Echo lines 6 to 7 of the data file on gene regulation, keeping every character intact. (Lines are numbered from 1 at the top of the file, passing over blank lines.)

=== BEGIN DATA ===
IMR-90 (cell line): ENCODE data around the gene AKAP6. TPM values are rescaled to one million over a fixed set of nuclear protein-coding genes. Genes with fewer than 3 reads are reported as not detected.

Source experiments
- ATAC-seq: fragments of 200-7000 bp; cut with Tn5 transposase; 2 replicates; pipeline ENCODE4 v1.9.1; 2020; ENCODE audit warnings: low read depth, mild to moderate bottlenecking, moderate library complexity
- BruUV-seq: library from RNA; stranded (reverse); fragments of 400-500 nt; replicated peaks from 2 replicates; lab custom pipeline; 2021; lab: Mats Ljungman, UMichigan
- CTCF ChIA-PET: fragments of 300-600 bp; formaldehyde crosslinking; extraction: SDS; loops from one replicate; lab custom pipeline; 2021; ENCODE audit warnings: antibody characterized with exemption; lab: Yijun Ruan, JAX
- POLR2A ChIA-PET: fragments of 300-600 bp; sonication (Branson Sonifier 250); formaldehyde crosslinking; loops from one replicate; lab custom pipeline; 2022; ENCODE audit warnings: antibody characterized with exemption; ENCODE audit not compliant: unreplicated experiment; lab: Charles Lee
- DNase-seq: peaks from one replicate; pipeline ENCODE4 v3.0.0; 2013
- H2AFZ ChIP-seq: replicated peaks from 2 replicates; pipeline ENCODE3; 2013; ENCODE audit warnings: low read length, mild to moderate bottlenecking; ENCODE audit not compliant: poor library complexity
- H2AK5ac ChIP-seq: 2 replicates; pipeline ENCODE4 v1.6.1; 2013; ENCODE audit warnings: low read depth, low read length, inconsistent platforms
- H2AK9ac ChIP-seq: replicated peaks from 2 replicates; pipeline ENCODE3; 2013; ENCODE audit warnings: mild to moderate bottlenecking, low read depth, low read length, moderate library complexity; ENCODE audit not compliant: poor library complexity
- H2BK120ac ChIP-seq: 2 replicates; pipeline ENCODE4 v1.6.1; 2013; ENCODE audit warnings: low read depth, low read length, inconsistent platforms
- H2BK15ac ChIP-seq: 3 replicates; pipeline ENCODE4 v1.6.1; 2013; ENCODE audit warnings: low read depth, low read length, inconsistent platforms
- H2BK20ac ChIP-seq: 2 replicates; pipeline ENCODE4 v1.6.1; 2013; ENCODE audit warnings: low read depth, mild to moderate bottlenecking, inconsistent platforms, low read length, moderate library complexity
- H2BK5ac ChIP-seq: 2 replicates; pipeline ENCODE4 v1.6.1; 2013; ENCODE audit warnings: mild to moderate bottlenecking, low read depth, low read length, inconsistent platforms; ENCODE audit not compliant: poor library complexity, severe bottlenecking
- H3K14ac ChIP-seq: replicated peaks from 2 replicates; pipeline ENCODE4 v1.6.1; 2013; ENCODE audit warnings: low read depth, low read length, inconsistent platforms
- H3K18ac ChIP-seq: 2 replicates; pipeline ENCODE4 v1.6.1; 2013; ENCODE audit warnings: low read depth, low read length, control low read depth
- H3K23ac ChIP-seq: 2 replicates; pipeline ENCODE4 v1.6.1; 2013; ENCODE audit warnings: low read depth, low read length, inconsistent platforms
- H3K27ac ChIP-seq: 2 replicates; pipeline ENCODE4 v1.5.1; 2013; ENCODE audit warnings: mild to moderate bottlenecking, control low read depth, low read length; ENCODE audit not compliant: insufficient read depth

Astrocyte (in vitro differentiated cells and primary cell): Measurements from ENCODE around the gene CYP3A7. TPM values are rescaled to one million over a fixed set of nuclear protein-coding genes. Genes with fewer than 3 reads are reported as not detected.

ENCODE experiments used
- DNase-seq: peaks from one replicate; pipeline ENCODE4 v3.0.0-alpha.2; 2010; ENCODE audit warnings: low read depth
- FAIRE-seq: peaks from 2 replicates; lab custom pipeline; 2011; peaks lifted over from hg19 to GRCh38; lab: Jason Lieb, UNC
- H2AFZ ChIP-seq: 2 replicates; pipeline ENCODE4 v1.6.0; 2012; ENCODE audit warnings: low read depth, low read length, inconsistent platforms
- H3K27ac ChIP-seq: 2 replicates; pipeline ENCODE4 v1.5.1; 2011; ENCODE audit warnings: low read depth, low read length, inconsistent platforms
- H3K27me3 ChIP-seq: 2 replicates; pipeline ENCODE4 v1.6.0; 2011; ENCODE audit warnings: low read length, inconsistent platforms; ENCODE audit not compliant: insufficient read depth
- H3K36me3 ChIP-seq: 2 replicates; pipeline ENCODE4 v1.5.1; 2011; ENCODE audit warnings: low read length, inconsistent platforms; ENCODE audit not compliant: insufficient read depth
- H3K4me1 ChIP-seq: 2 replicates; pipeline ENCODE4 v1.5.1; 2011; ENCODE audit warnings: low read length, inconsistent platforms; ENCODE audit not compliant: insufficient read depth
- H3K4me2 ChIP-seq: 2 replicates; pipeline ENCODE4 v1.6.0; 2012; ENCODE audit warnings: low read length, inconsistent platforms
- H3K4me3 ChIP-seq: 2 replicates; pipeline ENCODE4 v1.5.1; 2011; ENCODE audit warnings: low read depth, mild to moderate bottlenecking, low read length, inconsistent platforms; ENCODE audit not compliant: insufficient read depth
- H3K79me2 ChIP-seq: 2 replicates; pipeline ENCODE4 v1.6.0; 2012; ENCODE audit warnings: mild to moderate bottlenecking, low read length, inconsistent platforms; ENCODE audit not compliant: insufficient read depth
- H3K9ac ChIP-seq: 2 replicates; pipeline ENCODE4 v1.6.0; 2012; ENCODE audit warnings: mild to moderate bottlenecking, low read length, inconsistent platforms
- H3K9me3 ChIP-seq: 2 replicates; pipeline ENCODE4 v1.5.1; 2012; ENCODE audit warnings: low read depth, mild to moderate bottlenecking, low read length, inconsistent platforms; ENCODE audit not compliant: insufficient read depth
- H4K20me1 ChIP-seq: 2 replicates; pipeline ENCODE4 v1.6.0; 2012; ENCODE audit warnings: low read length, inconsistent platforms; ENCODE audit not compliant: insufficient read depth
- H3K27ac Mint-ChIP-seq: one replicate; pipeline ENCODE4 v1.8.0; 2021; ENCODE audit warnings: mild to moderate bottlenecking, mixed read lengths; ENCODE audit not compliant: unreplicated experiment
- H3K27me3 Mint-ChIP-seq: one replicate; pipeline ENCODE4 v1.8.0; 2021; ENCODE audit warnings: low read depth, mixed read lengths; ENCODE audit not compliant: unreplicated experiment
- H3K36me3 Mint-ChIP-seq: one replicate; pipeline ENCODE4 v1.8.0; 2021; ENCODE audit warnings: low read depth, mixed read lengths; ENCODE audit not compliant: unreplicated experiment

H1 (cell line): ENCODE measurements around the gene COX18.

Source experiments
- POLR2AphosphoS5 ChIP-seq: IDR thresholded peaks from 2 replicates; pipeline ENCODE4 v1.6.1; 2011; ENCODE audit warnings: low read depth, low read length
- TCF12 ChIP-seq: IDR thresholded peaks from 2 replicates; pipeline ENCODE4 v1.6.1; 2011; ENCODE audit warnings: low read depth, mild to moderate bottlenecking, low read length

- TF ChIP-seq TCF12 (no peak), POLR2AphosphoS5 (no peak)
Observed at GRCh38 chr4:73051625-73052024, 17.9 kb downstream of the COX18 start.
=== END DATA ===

- POLR2A ChIA-PET: fragments of 300-600 bp; sonication (Branson Sonifier 250); formaldehyde crosslinking; loops from one replicate; lab custom pipeline; 2022; ENCODE audit warnings: antibody characterized with exemption; ENCODE audit not compliant: unreplicated experiment; lab: Charles Lee
- DNase-seq: peaks from one replicate; pipeline ENCODE4 v3.0.0; 2013